Hockey

Magnuson wrongful death lawsuit begins in Missouri

Former National Hockey League defenceman Rob Ramage is back in court this week in the United States as the defendant in a wrongful death lawsuit.

Former National Hockey League defenceman Rob Ramage is back in court, this time in the United States as the defendant in a wrongful death lawsuit.

In October, Ramage was found guilty of five charges stemming from a fatal auto collision in 2003 that killed one-time Chicago Blackhawks defenceman Keith Magnuson.

The wrongful death lawsuit was filed by Maguson's family and began Tuesday in St. Louis County Circuit Court. It seeks damages for Magnuson's wife, son and daughter. National Car Rental of Canada is the other defendant.

Ramage, who lives in Chesterfield, Miss., underwent hip surgery after the rented Chrysler Intrepid he allegedly was driving veered into traffic and struck two vehicles near Vaughn, Ont., just north of Toronto.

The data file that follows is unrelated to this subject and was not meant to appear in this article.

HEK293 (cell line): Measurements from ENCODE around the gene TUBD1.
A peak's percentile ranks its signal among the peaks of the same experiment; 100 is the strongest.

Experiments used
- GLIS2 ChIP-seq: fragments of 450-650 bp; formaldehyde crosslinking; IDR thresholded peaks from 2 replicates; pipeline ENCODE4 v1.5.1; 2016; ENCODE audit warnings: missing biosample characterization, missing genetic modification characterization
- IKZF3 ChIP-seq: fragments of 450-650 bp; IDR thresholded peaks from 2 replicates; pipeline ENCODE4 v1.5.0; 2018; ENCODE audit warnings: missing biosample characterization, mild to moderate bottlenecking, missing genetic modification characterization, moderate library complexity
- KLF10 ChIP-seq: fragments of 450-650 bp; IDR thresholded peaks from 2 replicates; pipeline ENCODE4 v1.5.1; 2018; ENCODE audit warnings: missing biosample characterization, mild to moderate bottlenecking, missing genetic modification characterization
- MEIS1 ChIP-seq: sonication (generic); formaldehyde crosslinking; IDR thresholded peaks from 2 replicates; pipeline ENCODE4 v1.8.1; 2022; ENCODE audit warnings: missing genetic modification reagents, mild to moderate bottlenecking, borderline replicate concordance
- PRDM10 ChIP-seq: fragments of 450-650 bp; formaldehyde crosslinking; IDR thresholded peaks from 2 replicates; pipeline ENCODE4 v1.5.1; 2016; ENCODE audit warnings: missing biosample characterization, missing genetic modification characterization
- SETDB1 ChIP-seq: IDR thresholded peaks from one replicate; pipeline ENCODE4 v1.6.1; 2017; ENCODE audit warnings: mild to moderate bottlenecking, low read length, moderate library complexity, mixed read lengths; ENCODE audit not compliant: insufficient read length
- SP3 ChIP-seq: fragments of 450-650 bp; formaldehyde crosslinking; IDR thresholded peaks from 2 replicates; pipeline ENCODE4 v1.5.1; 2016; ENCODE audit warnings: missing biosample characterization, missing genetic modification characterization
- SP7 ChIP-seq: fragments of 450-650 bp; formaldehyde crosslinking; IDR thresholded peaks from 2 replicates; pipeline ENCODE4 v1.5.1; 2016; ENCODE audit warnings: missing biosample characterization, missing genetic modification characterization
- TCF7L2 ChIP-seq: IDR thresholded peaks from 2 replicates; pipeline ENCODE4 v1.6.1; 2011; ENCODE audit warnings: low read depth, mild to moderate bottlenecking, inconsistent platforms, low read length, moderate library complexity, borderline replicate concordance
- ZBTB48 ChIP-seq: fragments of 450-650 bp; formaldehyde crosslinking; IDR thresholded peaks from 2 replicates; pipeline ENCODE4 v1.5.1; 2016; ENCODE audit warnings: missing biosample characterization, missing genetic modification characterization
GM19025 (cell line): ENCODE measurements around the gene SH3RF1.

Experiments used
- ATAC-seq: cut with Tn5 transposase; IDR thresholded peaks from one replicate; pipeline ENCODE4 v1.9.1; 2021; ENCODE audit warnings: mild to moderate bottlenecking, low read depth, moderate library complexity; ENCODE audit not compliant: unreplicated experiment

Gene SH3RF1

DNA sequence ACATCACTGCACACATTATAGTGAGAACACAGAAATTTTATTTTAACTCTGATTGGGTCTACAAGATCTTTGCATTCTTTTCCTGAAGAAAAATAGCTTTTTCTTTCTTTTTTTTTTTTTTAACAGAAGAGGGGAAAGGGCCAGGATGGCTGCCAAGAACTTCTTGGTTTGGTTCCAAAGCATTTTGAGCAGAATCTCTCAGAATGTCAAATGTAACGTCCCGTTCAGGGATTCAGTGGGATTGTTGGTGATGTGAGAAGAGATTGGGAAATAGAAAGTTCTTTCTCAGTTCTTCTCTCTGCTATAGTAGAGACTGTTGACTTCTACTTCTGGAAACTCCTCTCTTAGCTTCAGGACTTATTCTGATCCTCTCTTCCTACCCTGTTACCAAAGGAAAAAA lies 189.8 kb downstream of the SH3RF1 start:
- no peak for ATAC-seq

The most serious conviction — impaired driving causing death — carries a maximum penalty of 14 years in prison. Ramage will be sentenced Jan. 17.

Dan Kotin, a lawyer for Magnuson's family, said in his opening statement Tuesday that Ramage had a blood alcohol level of between 0.21 and 0.24 per cent, up to three times the legal limit in Ontario.

Magnuson, a passenger in the Intrepid, was pronounced dead at the scene.

Ramage, who played for the Toronto Maple Leafs from 1989 to 1991, was also charged with:

  • Impaired driving causing bodily harm.
  • Two counts of dangerous driving causing death.
  • Having a blood-alcohol level over the legal limit.

A York police report alleged Ramage and Magnuson were en route to a players' alumni meeting after attending the funeral of former NHL forward and union executive Keith McCreary, who died of cancer at age 63 on Dec. 9, 2003.

Ramage posted 139 goals and 564 points with 2,224 penalty minutes in 1,044 NHL games after being drafted first overall by the Colorado Rockies in 1979.

With files from the Canadian Press